I'm not mad at your ignorance on the subject, I'll forgive it because you honestly don't know any better. It's an attitude I'm all too familiar with.
I've worked in the sun growing up digging trenches, planting trees, and working on my family's vegetable farm. I went to college and got an engineering degree and worked as an engineer for years! I'm now just beginning to get noticed as an artist and starting to get paid for what I love to do.
Each one of these is work. The hardships are different.
As an engineer, my brain had to work at peak efficiency under high stress for long hours often 6 days a week. How I missed swinging a pick axe. As an artist, I will never have the security that I would as an engineer. No retirement plan. No benefits. I could never rest. Projects aren't given to you. You have to make your own work and then do it well. How I miss my cubicle.
When I was younger (and naive), I thought that once I got good, it would be easy going from there. But the work is just begun and work begets more work. An artists life is not easy.
Seriously though, to make that statement, you have no idea what you are talking about. You obviously don't draw or if you do, you haven't gotten very good at it since you seem to lack the understanding of the dedication commitment and hard work involved. First you come in and insult every artist here by implying that their time and effort isn't worth the money they would charge for it then you say it's not really work at all.
Now that's trolling on a Donstarr level!!!!
I really hope this is some sort of satire.
BWAHAHAHAHAHAA! I was like, making that up when I said that comment about art not being work. I didn't think someone here would ACTUALLY say it! I've only heard it second hand. How quaint.
All people have natural inclinations to different things, and if they're very very lucky, they can make that desire into a career. But it still means it's work.
Hate to bust your bubble, but there's a hell of a lot of effort, years of training, and likely very high tuition that goes into being an actual artist, and then the career development part on it's own is just as bad and stressful as any other career.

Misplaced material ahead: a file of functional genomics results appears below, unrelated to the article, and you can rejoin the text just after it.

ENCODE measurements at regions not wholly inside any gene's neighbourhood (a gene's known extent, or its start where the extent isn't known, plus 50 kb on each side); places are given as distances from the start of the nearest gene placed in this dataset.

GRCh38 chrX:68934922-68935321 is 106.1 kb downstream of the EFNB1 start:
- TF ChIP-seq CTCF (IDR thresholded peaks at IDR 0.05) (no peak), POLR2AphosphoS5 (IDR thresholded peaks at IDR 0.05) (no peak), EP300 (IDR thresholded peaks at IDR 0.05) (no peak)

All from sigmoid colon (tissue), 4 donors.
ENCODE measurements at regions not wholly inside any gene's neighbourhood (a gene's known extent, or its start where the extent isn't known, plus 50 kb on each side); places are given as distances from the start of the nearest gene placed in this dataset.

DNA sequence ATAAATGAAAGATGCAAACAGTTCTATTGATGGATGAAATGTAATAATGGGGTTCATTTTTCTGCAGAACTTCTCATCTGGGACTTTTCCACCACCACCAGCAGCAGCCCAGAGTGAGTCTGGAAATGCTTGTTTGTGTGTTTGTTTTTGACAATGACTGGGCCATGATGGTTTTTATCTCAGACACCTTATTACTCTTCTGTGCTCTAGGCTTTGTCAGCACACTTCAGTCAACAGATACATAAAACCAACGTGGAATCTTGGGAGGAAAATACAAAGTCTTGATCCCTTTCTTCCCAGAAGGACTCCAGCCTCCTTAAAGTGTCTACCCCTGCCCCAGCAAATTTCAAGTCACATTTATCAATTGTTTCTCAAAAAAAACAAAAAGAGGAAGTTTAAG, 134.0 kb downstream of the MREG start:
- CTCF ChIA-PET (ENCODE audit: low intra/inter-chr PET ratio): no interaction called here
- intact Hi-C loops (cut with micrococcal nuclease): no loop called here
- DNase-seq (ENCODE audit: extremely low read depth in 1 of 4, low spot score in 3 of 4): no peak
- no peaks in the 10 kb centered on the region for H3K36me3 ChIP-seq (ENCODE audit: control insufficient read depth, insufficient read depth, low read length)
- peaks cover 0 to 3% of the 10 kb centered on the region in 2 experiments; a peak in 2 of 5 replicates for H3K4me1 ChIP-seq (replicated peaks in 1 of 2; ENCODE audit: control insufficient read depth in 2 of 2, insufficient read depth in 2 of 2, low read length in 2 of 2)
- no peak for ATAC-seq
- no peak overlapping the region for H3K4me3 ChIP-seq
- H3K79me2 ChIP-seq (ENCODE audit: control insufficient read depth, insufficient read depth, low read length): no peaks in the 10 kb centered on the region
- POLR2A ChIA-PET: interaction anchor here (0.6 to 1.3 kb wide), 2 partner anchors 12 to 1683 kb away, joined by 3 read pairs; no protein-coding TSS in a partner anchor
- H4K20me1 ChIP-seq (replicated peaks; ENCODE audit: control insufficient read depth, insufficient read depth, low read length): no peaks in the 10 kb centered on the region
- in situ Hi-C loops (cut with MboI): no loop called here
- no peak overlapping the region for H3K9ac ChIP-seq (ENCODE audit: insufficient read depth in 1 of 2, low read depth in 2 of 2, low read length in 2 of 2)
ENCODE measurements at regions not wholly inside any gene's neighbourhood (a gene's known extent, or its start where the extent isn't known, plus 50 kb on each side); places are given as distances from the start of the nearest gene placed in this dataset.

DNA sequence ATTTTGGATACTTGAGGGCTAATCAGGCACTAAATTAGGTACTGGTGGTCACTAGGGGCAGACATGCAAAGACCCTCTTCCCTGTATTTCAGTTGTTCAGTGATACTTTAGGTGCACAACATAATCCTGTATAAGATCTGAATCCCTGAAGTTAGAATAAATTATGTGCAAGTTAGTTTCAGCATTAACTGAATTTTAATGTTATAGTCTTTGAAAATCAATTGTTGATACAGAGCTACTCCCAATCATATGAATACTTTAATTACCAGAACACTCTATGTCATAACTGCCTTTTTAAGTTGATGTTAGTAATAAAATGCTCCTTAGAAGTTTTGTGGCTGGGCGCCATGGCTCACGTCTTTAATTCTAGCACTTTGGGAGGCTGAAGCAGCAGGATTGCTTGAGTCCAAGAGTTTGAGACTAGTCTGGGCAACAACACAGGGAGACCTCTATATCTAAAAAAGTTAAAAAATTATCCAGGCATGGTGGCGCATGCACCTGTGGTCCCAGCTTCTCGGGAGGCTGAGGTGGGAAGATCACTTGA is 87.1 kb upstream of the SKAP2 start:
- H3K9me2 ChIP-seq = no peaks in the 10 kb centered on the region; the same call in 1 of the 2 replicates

Damn, I have a day job and my art is WAAAAAAAAAY harder.
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You're not just paying someone for a service, but also for their experience and expertise, which they have to earned through personal investment of time and effort. Thousands upon thousands of hours spent in study, practice, and revision are required to gain professional-quality skills as an illustrator. If someone is capable of reaching that level, then they have a reasonable expectation of earning a return on the investment they've already made.
If you're not capable or willing to invest in a professional, then you can't expect professional services. You'll need to provide that service yourself, and if you can hack it then perhaps you'll come out of it with a sense of respect for the craft.
It's true - Drawing is not the same as working in the hot sun, or a factory job. It's possibly due to the fact that it's in a completely different industry. Apples and oranges, as they say. A lot of the 'glamorous' jobs in the entertainment industry - musician, artist, actor, etc... - don't always equate to hard physical labor. While those 'jobs' can make an obscene amount of money by comparison, the main difference is it takes a lot of dedication to, and refinement of, craft to really start earning a decent living. The rest of the time odds are high they are making LESS than a menial worker. More likely, they ARE menial workers on the side in order to pay the bills.
Another big difference is you can usually grab anyone off the street and have them able to do 'real work' with less than a week of training. The glut of that surplus (menial workers) is almost always overflowing with candidates. You can't just pick anyone off the street to draw that kick-ass comic of yours, and that's where we get into the laws of supply and demand and why artists everywhere cry foul at 'portfolio builders' and 'back-end pay.'
Enjoyment for what you do does not proportionately reduce how much work it is, or even if it's 'real.' It just means you picked a satisfying career. And if you're one of the lucky ones, the REAL fun comes AFTER the fun work.
If your fast and your client is having you do many pages then 50$ per page can work in a 5 hour work window. If both party's are willing to agree on a fast and cheap deal at the very start and the client is willing to be an ongoing customer then 50$ is good if your fast.
Long term work is better on average then short term work even if the pay is a bit lower, be shore to do your math. You can cut this deal with returning clients because they are a reliable revenue. Very important in the freelance world.